19 September, 2014
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The Not So ‘Phoney War’ – There Was No Shortage of Bloodshed In WW2’s Supposedly ‘Quiet’ Opening Weeks

IN BRITAIN, it became known as the “Phoney War” or the “Bore War”. To the French, it was the drôle de guerre or the “strange war”. The Wehrmacht called it Sitzkreig or “the sitting war”. The first six months of World War Two are often remembered as a relatively tranquil phase of the conflict, particularly when compared to the tumult that would come later. After a fast and furious campaign in Poland, Hitler’s army stood down. Meanwhile, the western powers' strategy was Read more [...]

17 September, 2014
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Invasion Porn – Britain’s Curious Pre-WW1 Obsession With Novels About Foreign Occupation

ZOMBIES ARE BIG RIGHT NOW. You’d have to have been dead yourself these past few years not to have noticed. Once the exclusive province of cult-movie enthusiasts and horror flick aficionados, the undead have gone mainstream in the 21st Century. They’ve overrun our bookstores, multiplexes and game consoles; their lifeless eyes stare at us each week from our television screens. FEMA has even been tapping into the public’s insatiable appetite for the zombie apocalypse to help raise general Read more [...]
U.S. artillery in action during the Battle of Triangle Hill.

15 September, 2014
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Hot Properties — Eight of History’s Most Fought Over Places

MAJOR MEDIA OUTLETS  reported last week that President Obama is ordering the U.S. military to execute a new round of air strikes against ISIS targets throughout Syria. The White House is also dispatching an additional 475 troops to Iraq to shore up the nearly 1,200 already in-country. This widening war against the so-called Islamic State represents the third time in 25 years that Washington has committed troops to the Persian Gulf. While this certainly stands as a grim milestone for war-weary Read more [...]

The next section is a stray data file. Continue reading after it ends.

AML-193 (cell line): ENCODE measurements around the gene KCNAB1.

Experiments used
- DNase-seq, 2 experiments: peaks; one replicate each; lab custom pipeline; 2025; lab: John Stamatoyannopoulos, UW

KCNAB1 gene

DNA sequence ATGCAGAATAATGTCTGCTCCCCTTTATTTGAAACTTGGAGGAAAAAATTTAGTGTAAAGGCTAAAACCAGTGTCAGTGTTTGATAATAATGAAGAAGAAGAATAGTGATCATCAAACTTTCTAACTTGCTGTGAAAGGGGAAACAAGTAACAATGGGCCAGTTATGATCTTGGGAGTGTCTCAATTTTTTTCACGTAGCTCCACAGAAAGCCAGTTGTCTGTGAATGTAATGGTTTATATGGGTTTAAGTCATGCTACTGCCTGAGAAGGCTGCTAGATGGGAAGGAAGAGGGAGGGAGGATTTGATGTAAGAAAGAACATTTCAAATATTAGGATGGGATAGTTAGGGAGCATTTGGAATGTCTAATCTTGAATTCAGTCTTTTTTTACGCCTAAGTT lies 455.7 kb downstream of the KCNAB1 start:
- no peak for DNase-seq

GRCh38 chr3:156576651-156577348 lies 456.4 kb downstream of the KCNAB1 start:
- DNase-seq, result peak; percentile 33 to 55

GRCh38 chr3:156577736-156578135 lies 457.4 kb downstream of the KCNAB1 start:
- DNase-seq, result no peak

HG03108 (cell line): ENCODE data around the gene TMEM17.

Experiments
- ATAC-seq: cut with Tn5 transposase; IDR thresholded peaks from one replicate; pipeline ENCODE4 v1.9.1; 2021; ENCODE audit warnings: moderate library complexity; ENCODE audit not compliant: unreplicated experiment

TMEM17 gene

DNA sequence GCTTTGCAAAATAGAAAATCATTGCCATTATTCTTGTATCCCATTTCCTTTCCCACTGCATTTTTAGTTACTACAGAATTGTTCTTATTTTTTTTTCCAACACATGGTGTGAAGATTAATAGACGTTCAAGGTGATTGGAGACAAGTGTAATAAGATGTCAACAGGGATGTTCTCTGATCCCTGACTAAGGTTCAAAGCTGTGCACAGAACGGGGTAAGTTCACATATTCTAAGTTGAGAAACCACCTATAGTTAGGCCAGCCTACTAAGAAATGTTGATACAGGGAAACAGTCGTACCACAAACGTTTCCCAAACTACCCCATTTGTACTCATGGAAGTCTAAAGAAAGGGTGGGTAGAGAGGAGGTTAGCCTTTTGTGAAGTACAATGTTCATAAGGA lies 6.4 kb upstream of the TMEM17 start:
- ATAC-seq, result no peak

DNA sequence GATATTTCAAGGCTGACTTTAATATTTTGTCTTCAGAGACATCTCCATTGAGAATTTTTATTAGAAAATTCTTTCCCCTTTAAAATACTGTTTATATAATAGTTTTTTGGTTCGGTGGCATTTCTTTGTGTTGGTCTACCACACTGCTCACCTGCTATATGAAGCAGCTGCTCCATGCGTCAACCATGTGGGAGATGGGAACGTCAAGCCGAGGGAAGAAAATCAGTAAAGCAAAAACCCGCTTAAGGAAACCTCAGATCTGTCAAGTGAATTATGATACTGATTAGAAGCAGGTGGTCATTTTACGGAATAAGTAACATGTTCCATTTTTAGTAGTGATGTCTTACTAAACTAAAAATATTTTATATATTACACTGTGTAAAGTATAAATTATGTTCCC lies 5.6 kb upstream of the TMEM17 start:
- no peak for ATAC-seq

12 September, 2014
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The Pre-Columbian Superpower – 10 Surprising Facts About the Incan Army

IN HIS 1997 PULITZER-PRIZE-WINNING BOOK Guns, Germs and Steel, author and University of California historian Jared Diamond describes the absurd Battle of Cajamarca. The clash, which took place on Nov. 16, 1532 in what would later become Peru, saw an 80,000-man Incan army utterly routed by a token force of just 168 Spanish Conquistadores in a matter of minutes. The violence erupted when the Spanish explorer Francisco Pizarro, along with a handful of soldiers and mounted horsemen, met Read more [...]

10 September, 2014
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The Myth of Black Confederates — Historian Rejects Fiction That “Thousands” of African Americans Fought for the South in the Civil War

By Doug Peterson, University of Illinois PATRICK R. CLEBURNE, A PROMINENT GENERAL IN THE CONFEDERATE ARMY of Tennessee, could see what was happening in the South in the winter of 1864. Rebel forces were outnumbered, the soldiers were demoralized, and the war effort itself was floundering. So one cold January night, Cleburne rode through a sleet storm in northern Georgia to present an audacious proposal to nearly a dozen Confederate commanders. He recommended that the Southern army let Read more [...]